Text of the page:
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Latin territorium, from terra the earth


  • (file)


territory ‎(plural territories)

  1. A large extent or tract of land; a region; a country; a district.
  2. (Canada) One of three of Canada's federated entities, located in the country's Arctic, with fewer powers than a province and created by Act of Parliament rather than by the Constitution: Yukon, Northwest Territories, and Nunavut.
  3. A geographic area under control of a single governing entity such as state or municipality; an area whose borders are determined by the scope of political power rather than solely by natural features such as rivers and ridges.
    • 2013 August 3, “Boundary problems”, The Economist, volume 408, number 8847: 
      Economics is a messy discipline: too fluid to be a science, too rigorous to be an art. Perhaps it is fitting that economists’ most-used metric, gross domestic product (GDP), is a tangle too. GDP measures the total value of output in an economic territory. Its apparent simplicity explains why it is scrutinised down to tenths of a percentage point every month.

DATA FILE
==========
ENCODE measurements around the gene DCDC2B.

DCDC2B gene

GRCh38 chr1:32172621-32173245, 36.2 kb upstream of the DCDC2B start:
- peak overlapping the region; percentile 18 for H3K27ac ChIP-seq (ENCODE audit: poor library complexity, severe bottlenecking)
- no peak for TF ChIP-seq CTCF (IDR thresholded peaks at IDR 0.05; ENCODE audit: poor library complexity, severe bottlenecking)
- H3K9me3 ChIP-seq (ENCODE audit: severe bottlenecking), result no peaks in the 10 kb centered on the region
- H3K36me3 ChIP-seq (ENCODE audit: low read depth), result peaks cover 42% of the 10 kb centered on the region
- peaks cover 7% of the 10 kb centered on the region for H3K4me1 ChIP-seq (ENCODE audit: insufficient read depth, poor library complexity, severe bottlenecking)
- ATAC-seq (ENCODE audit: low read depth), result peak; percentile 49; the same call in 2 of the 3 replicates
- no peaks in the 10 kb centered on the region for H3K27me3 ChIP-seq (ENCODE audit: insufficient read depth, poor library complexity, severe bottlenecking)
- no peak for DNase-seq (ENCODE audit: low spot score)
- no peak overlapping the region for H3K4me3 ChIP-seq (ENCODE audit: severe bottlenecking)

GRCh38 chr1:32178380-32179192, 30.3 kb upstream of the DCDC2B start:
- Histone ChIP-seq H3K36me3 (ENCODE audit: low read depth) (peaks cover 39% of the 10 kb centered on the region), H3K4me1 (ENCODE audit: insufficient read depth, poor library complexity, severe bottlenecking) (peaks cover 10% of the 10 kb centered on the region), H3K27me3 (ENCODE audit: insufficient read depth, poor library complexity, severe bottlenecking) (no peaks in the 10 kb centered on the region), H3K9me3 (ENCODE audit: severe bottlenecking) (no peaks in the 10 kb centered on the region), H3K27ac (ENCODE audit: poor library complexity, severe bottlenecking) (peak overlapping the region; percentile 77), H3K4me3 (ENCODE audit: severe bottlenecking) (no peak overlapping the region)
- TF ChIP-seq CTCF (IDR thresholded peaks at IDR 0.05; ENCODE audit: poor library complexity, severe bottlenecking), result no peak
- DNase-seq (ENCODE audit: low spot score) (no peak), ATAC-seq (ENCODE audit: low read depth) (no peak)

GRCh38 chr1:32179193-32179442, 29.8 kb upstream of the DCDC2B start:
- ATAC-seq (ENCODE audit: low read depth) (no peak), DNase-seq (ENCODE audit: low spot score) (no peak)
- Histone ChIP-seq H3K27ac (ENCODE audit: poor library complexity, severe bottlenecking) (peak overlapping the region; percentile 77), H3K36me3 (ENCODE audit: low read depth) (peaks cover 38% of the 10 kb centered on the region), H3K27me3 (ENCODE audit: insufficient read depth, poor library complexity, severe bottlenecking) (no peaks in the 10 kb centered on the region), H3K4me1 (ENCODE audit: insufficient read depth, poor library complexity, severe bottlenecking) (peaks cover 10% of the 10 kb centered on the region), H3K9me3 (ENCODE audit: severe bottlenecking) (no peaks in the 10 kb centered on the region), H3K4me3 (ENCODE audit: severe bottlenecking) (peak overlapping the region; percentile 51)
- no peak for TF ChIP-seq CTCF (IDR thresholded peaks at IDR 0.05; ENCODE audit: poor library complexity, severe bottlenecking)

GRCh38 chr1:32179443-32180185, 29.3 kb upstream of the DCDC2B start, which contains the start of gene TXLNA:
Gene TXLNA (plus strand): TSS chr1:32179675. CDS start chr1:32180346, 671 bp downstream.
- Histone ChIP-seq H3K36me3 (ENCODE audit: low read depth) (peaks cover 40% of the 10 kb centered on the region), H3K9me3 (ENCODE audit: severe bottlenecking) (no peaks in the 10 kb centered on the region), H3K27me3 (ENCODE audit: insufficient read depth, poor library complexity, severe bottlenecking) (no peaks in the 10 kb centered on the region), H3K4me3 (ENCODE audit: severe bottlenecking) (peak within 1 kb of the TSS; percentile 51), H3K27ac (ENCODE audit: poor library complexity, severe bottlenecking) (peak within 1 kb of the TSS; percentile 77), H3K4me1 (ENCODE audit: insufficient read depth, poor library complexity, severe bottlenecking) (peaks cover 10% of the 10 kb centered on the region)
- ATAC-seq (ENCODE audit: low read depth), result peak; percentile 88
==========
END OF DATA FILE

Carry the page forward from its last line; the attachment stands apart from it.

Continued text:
4. (zoology) An area that an animal of a particular species consistently defends against its conspecifics.
  5. This term needs a definition. Please help out and add a definition, then remove the text {{rfdef}}.
    • 2011 October 1, Tom Fordyce, “Rugby World Cup 2011: England 16-12 Scotland”, BBC Sport:
      Scotland had the territory and the momentum, forcing England into almost twice as many tackles and rattling them repeatedly at set-pieces.
  6. This term needs a definition. Please help out and add a definition, then remove the text {{rfdef}}.
    • 12 July 2012, Sam Adams, AV Club Ice Age: Continental Drift
      The matter of whether the world needs a fourth Ice Age movie pales beside the question of why there were three before it, but Continental Drift feels less like an extension of a theatrical franchise than an episode of a middling TV cartoon, lolling around on territory that’s already been settled.

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